Bolivia requires US citizens to get a visa. Information we had gathered from our guidebook, websites, and countless phone calls to various Bolivian consulates was a bit conflicting, so we were not 100% sure we’d be able to show up at the border crossing in Desaguadero and acquire a visa. Since Nick only has a US passport, we decided it would be prudent to get him a visa ahead of time, in case we couldn’t get it at the border, because we didn’t want to deal with getting turned away at the border and having to go back to the closest Peruvian town with a Bolivian consulate. We found out there was a Bolivian consulate in Cusco, our last stop in Peru before heading to Bolivia, so we went there with all the required paperwork (photocopies of passport, proof of yellow fever vaccination, credit card, itinerary and reservations; visa application form; $135 US in exact change) and they issued Nick’s visa in about an hour. Claudia is an Italian citizen as well as US, and Bolivia does not require Italians to have a visa, so upon entering Bolivia in Desaguadero, she showed her Italian passport. However, she had used her US passport in Peru, so the Bolivian immigration police insisted that she enter Bolivia as a US citizen, and therefore she needed to get a visa. (By the way, this type of thing has never been a problem in the past.) After a few nervous moments, getting Claudia a visa at the border proved to be easier than getting one in Cusco: all they asked for was $135 (which we luckily had on us or we would have been in trouble!) and the visa form, which they provided. Phew!
No visa required for 90-day visit. Probably our easiest border crossing yet from Villazon, Bolivia to La Cueca, Argentina. Short lines on both sides and, surprisingly, not even a form to fill out to enter Argentina.
No visa required for a 90-day stay, though we were asked for proof of onward travel. Greyhound sells cross-border bus tickets online, and we’ve heard they allow changes to the ticket for no charge except the difference in price. We bought a ticket from Nelspruit, South Africa to Maputo, Mozambique that we’ll probably end up using.
Visa required. They are available at the border, but at the consulate, they told us that most buses require you to have one in advance so that they don’t have to wait. We obtained sixty day, double entry visas from the consulate in Cape Town. It cost $94 for Nick as a US citizen and $68 for Claudia as an Italian citizen, and took 24 hours. Two passport pictures and some details about your itinerary are required.
We entered Malawi from Mozambique overland via the Zóbuè border. Visas are not necessary for Malawi for many people, including US and EU citizens. Entry is granted for 30 days. Formalities were quick and straightforward. Proof of onward travel and yellow fever vaccination were not asked for.
We entered Tanzania from Malawi overland at the Songwe border. Visas are required for Tanzania for most people. US citizens must pay $100 (multiple entry for 5 months) and EU citizens are charged $50 (multiple entry but only from neighboring countries for 3 months). Proof of onward travel was not asked for (even though we had heard it might be) but yellow fever vaccination was. Visas must be paid for in US Dollars. Formalities were quick and straightforward.
Most foreigners, including Americans and Europeans, need a visa to enter Uganda. We arrived via airplane at the country’s only international airport, Entebbe. Visas can be easily attained at land borders and the Entebbe airport upon arrival for $50 (payable in USD only) per person and lasts up to 90 days.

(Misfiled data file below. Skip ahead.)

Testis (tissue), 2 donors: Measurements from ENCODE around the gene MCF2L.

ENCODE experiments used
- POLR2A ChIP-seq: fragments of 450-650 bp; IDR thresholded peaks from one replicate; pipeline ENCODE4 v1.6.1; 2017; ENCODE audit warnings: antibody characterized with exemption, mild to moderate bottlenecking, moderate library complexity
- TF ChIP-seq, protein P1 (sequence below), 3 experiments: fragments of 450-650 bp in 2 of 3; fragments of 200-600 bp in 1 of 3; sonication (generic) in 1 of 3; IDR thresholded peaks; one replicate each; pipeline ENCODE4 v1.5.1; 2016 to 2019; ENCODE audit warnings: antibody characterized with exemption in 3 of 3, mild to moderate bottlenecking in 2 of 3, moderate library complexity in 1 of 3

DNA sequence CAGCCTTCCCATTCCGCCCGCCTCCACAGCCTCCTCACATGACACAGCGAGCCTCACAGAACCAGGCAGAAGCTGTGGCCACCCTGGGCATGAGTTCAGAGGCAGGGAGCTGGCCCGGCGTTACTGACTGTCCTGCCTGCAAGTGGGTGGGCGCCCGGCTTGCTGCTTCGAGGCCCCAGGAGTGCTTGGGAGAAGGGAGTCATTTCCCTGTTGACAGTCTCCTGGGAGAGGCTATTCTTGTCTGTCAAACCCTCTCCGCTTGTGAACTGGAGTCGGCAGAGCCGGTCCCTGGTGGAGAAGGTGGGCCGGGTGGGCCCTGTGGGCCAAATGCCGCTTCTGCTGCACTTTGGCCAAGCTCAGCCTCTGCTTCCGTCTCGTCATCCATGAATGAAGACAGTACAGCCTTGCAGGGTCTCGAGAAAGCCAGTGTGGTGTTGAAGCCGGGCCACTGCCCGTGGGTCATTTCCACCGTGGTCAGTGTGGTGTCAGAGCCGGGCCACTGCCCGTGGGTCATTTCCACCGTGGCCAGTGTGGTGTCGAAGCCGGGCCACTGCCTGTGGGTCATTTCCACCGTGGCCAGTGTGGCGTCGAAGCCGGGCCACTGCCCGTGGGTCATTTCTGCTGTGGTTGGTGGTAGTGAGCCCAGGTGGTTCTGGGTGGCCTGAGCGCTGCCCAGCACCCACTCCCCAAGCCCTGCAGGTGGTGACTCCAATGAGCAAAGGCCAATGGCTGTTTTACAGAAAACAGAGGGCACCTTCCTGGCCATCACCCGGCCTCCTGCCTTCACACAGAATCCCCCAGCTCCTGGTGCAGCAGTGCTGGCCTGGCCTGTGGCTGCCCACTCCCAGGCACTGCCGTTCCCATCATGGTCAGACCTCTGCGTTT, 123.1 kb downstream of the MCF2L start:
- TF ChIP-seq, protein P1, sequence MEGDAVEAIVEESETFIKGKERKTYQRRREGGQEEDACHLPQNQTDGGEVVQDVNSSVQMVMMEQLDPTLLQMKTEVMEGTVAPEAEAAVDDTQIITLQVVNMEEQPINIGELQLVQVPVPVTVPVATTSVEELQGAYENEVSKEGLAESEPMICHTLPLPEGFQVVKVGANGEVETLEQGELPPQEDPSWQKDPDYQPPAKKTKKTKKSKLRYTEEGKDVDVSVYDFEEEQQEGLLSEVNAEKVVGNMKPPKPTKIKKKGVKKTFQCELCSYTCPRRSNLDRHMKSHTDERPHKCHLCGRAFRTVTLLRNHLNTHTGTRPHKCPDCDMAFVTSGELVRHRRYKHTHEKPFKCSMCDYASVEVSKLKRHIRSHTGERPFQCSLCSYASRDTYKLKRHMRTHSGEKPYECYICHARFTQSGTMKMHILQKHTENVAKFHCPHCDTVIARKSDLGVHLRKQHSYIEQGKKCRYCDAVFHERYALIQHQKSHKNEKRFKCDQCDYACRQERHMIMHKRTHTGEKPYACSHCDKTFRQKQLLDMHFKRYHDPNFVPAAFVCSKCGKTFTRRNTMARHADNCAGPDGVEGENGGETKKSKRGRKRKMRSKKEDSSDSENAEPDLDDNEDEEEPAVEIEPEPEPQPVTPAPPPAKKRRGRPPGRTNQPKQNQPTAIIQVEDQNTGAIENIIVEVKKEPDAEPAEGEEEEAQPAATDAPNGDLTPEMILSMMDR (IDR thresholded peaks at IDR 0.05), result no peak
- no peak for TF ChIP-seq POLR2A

Obtained 10-year multiple entry visas in advance from Travisa Outsourcing in Washington DC at a cost of $166 per person.
Nepal visas can be obtained in advance but are very easy to get at the airport upon arrival. We flew into Kathmandu from Delhi (India) and purchased our visas on arrival at the airport. Everyone is charged the same fee, regardless of nationality: 15-day visas cost $25, 30-day visas cost $40, and 90-day visas cost $100. One passport photo and USD for payment are required. Proof of onward travel was not required.
No visa is necessary for travelers from the US, and most other countries. 30-day entry stamps are issued free of charge at the airport (but you only get 15 days when entering overland).
Visa-on-arrival is currently not available in Myanmar, but this situation will likely change in the future. We obtained our visas in advance at the Myanmar Embassy in Kathmandu (Nepal). The cost was $20, payable in perfect USD only, proof of onward travel was not required, and length of allowable stay was for 28 days.
Entered from Thailand via the Aranya Prathet / Poipet crossing en route to Siem Reap. We obtained 30 day visas on arrival for $20 USD (although the official tried to extort a bit of Baht as well. Be firm that the rate is only $20 USD). Two passport photos were required, but no onward travel or other complications.
Entered from Cambodia at the Trapaeng Kriel / Nong Khiang crossing. Obtained 30 day visas on arrival for $40 USD and two passport photos.
Entered Vietnam by air from Luang Prabang. Visas on arrival are available for an additional fee you pre-arrange it and are entering by air. We obtained ours in advance in Phnom Penh for $45 USD (though we hear it’s the cheapest in Sihanoukville).
Processing took one day and required one passport photo.
No visa is required for US (or EU) citizens. Border formalities in Rome’s Fiumicino airport were nearly non-existent, although we were asked about onward travel by the ticket agent when leaving Hanoi, Vietnam. We answered by explaining our plans confidently and were not required to provide any proof.